A custom-made saddle is a beautiful—albeit complicated—thing. A good saddle has to fit a horse and rider, from the wooden tree inside to the ornate leatherwork on the outside.
“What I really want to do is to make a piece of art that is functional,” Buffalo-based saddlemaker Dusty Smith, owner of WYO Saddles and Trees, explained. “I want the saddle to be pretty and eye-appealing to most everybody, but I want a cowboy to be able to go rope a yearling on it, to be able to go do their job.”
The Western saddle has many parts: the horn, the cantle, the seat and seat rise and the stirrup, among others. Cattle ranchers, cowboys, rodeo riders and hobbyists use the Western saddle, which is designed to be comfortable for many hours at a time.
The foundation of a saddle is the tree, which Smith builds himself in his woodworking shop. Most saddlemakers use an equine fitting system, pairing horse measurements to the measurements of the tree.
“I tell people when I (take measurements) that they might have one horse, but the saddle will fit a range of horses within a shape,” Smith said. “I don’t only want to fit one specific horse, because as people know, accidents can happen, and I don’t want someone to have a saddle they can never use again.”
The saddle tree lends to the the overall appearance of a saddle, and specific cuts and angles are used to fit certain horses, Smith said. There are three different pieces of a saddle tree, and once in place, Smith covers the wooden tree end-to-end with rawhide or fiberglass. Many custom builders cover their trees with either fiberglass or rawhide and do not offer a choice. Smith said he lets his customers determine the final covering.
“There are benefits and drawbacks to both, and if there was a perfect product, every tree-maker would be using it,” Smith said. “Both materials are strong and durable and are going to last a long time. At the end of the day, the choice is one of preference.”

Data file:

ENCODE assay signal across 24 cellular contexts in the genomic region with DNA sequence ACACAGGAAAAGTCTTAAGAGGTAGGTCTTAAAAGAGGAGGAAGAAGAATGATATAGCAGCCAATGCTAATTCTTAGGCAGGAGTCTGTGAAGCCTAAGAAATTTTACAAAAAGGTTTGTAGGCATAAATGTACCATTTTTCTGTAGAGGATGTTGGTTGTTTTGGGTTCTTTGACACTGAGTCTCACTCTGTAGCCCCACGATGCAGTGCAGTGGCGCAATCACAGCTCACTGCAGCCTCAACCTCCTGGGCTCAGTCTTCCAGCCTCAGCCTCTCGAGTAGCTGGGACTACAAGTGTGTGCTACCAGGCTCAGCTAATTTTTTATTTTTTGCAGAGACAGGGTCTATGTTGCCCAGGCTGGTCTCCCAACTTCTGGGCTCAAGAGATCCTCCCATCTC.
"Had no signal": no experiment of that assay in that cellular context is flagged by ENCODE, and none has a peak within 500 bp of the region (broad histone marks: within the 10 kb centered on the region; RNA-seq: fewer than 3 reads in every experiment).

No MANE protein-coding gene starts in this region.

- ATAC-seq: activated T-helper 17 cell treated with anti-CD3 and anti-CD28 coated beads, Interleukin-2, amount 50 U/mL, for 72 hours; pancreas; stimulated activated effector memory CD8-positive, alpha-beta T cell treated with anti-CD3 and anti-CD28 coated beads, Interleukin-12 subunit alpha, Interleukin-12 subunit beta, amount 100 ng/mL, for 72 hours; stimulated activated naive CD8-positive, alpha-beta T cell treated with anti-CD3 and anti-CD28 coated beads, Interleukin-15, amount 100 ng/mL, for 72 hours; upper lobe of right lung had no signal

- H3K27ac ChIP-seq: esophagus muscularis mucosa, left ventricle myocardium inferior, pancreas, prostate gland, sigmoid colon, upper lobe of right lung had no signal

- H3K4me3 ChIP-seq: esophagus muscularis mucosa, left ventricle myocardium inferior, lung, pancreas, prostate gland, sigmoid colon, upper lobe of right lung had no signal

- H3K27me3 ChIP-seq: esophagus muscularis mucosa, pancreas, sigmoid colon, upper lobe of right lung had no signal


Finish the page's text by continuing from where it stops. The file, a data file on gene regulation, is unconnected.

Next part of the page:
While there are many parts to a saddle, Smith can build an entire saddle with two sides of leather. He uses Hermann Oak Leather or Thoroughbred Leather, which he said are the best options on the market. He molds and shapes the leather to the saddle itself and fashions decorations after that.
“I have a basic outline of the (part) I am going to do, and I will fill it in with flowers and stems and leaves from there,” Smith said. “I really enjoy the artistic part of the work.”
It’s as important that the saddle fit the horse as it is that it fits the rider.
“If the horse is not comfortable, then we are not going to be comfortable. I make sure that the curvature and the large weight-bearing areas are well distributed,” Smith said. “And then I go on to the human aspect. What I want is a very comfortable seat that a rider feels secure in but not stuck in.”
A custom-made saddle and tree, built from the base up, will be leaps and bounds better than a production-made item.
“Essentially, we’re building the same thing, but a custom builder will take time with the ground seat and the edges and the lining and the sewing,” Smith said. “The quality of the leather is there, and we don’t take any shortcuts. We want to do it right.”
Editor’s note: This story was published in 2019 Destination Sheridan, Sheridan WYO Rodeo. Read more online, pick up a complimentary copy of the magazine at The Sheridan Press or find it in businesses and racks across Sheridan County.